Re: Productive and Unproductive Labour

Paul Cockshott (wpc@CS.STRATH.AC.UK)
Tue, 27 Jan 1998 09:58:08 +0000

C. J. Arthur wrote:
> The prior question is what do we want the distinction for! What problem is
> it supposed to address?
> In Smith the problem was the wealth *of the nation*. He took services to be
> evanescent so even if service industries develop it could not add to the
> wealth of the nation only move it around and amounted to social prodigality
> as wasteful as he deemed the individual employment of servants to be.
> Commodities in his definition could be sold abroad and therefore add to our
> wealth. This criterion is used by Paul when he wrote
> >In country A 5% of national income is
> > > spent on advertising. In country B, 1% of national income is spent
> > > on advertising. Each country has the same labour force, and the
> > > same initial technology available to it. Because country B saves
> > > 4% of its income that country A spent on advertising, that value
> > > is available for capital accumulation. Thus in country B capital
> > > will accumulate faster than in country A, *its technology will advance
> > > faster and its terms of trade with country A will improve.*
> But what if there is a world market in advertising services? Would not the
> expertise and resouces of country A lead to its grabbing a big market share
> and hence improve ints terms of trade with B?

This is to put a mercantilist gloss both on Smith and myself. It is
personal servants or advertising are unproductive that they fail to
the terms of trade. It is not their failure to improve the terms of
that makes them unproductive. The terms of trade for a country vary
to the changes in the mean labour time socially necessary to produce
in a given country. As the amount of labour necessary to produce things
that country's terms of trade improve.

The reduction in necessary labour time is the prior condition, change in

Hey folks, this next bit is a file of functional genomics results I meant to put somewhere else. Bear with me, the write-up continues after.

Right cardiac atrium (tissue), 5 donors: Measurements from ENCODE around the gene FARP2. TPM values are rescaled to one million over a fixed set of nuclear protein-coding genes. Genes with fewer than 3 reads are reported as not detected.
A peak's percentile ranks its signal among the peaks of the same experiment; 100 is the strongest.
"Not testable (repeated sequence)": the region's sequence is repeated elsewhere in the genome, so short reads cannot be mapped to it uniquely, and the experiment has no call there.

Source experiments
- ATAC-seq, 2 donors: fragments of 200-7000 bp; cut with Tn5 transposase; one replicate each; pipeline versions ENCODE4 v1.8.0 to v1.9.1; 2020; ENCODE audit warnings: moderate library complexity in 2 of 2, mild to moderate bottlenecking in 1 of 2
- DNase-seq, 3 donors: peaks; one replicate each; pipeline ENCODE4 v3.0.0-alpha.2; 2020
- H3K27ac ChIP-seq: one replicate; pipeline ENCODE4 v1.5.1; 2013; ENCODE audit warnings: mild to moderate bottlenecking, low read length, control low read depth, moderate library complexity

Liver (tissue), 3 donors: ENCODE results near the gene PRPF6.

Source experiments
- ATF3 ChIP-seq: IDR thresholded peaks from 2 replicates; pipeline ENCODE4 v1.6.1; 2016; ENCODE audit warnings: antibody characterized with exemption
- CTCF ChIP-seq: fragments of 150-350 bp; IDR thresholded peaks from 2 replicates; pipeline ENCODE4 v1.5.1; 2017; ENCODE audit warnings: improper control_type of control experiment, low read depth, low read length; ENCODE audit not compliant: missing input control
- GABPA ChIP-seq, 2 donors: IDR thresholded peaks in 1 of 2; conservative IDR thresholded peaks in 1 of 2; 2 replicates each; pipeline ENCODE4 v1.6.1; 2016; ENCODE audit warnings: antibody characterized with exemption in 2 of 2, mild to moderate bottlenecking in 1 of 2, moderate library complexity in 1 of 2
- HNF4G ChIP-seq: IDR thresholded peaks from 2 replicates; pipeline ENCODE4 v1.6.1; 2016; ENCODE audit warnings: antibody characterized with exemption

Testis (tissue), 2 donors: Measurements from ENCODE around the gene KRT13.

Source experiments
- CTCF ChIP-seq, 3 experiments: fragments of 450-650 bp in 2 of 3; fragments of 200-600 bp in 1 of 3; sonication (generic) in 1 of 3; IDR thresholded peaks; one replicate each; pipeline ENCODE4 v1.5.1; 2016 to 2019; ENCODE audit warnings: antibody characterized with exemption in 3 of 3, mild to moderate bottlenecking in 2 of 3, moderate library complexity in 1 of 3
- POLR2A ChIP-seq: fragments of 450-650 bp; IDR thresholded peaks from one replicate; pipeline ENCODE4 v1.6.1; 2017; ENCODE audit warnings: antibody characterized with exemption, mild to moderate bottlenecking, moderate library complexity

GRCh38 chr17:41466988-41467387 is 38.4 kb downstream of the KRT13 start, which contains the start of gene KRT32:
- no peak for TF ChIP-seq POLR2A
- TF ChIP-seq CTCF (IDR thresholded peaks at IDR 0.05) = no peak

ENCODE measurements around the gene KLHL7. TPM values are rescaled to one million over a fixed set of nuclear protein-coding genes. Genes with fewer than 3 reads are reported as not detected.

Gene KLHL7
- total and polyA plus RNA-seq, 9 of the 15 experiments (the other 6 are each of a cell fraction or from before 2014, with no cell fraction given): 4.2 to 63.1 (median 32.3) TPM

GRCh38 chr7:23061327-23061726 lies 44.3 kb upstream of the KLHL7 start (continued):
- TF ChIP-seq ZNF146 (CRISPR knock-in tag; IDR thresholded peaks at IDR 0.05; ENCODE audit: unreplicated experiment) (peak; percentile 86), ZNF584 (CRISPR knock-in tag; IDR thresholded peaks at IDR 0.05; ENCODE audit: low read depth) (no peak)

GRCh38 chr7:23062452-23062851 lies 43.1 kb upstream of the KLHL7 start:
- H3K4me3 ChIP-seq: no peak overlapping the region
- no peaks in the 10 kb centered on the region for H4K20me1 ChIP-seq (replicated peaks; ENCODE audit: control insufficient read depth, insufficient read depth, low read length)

of trade the result. For Smith the wealth of a nation was not determined
sale of commodities on the international markets - that would be a
view, but by how much of its wants and necessities it could purchase
with its
'original currency' - labour.

The dissipation of part of the surplus product by an idle and licentious
employing small armies of personal retainers meant that these people
were not
employed building canals, roads or steam engines. If the surplus product
consumed unproductively, as had been the case under pre-capitalist
formations, then the productivity of labour improves at a snails pace
century to century. If instead, it is reinvested in capital goods, then
productivity of labour, and thus national wealth grows in geometric

Similarly with advertising. I gave the example of two countries engaged
trade as a way of illustrating the effect of increases in productivity
arising from the accumulation of capital. If instead we assume we have
same two countries, but that they do not engage in any significant trade
each other. Country B will still experience the more rapid rise in
productivity. This means that if real wages do not rise, there will be
an increase in the mass of relative surplus value to the capitalists of
country B that is not available to those of country A. So even from the
narrow viewpoint of the capitalist class, expenditure on advertising is
a deduction from their future capacity to earn surplus value, and
is thus in the long term unproductive.

Chris complicates the argument by saying what if advertising services

Well in my example, there would be little opportunity for country A
to export advertising services as country B made little use of them. But
in general if an unproductive service is exported, this merely serves
to perpetuate at a national level the illusions of competition. Exports
of advertising or of 'financial services' by the City of London, may
make these appear to be productive from the standpoint of the UK
accounts, but this merely hides their unproductive character at the
level of the world economy.

If we fail to expose this, we descend to the level of acting as
for decadent and unproductive anglo-saxon rentier capitalism.